What Kepler needed, Alex Bellos writes, was an optimal strategy — a way, not to guarantee success, but to maximize the likelihood of satisfaction. And, as it turns out, mathematicians think they have such a formula.
It works any time you have a list of potential wives, husbands, prom dates, job applicants, garage mechanics. The rules are simple: You start with a situation where you have fixed number of options (if, say you live in a small town and there aren’t unlimited men to date, garages to go to), so you make a list — that’s your final list — and you interview each candidate one-by-one. Again, what I’m about to describe doesn’t always produce a happy result, but it does so more often than would occur randomly. For mathematicians, that’s enough.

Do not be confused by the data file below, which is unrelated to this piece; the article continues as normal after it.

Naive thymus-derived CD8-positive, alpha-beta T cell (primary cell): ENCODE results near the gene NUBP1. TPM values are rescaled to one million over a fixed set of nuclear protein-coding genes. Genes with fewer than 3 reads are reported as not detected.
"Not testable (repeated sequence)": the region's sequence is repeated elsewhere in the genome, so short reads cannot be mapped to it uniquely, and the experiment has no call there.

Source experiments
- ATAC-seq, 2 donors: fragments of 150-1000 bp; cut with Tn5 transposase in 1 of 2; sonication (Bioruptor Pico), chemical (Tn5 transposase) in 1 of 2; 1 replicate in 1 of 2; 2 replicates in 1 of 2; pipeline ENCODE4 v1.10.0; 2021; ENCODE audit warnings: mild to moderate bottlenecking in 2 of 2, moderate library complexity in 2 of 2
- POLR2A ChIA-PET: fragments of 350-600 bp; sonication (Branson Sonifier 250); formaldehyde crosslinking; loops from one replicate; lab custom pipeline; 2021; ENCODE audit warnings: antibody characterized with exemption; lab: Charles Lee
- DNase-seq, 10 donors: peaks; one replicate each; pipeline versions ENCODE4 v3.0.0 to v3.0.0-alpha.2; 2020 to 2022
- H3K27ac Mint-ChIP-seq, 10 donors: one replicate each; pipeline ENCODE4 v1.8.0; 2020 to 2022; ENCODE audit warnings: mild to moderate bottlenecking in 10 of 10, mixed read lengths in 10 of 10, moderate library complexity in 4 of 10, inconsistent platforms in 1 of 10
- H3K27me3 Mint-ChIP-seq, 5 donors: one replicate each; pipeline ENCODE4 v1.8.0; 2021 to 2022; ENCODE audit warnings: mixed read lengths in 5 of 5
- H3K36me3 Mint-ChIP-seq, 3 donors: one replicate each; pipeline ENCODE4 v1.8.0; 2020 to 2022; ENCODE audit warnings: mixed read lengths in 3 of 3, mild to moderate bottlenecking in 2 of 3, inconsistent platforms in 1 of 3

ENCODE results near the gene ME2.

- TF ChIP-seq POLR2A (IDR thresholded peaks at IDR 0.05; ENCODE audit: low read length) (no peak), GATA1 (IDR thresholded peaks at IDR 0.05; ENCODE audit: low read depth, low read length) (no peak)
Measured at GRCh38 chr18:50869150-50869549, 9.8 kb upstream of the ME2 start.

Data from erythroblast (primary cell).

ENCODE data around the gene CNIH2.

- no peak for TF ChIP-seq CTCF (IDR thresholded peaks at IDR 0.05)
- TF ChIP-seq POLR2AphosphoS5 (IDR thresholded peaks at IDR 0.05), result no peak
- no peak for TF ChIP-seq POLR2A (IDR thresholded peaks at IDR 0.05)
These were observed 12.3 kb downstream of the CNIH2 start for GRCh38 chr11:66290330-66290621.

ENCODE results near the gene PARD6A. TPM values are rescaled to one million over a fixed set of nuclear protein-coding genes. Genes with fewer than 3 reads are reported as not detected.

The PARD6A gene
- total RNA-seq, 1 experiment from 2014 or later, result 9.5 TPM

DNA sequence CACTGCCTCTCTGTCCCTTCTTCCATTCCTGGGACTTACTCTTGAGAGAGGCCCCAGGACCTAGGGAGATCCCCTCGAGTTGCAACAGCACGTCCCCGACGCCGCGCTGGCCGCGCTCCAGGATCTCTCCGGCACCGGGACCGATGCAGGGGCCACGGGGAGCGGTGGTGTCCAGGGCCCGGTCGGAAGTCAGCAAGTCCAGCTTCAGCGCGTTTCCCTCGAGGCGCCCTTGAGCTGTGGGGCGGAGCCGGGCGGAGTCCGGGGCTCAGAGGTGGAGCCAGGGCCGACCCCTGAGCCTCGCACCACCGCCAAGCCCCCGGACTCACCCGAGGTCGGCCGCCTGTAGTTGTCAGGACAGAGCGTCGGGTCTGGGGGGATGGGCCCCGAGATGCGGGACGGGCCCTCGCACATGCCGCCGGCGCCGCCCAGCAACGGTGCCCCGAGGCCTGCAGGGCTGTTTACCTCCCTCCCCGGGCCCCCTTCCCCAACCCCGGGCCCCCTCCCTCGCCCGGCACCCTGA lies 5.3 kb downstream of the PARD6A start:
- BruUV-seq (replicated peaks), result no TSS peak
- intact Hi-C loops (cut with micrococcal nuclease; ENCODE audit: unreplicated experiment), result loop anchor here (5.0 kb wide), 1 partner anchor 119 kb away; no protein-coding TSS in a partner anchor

They even have a name for it. In the 1960s it was called (a la Kepler) “The Marriage Problem.” Later, it was dubbed “The Secretary Problem.”
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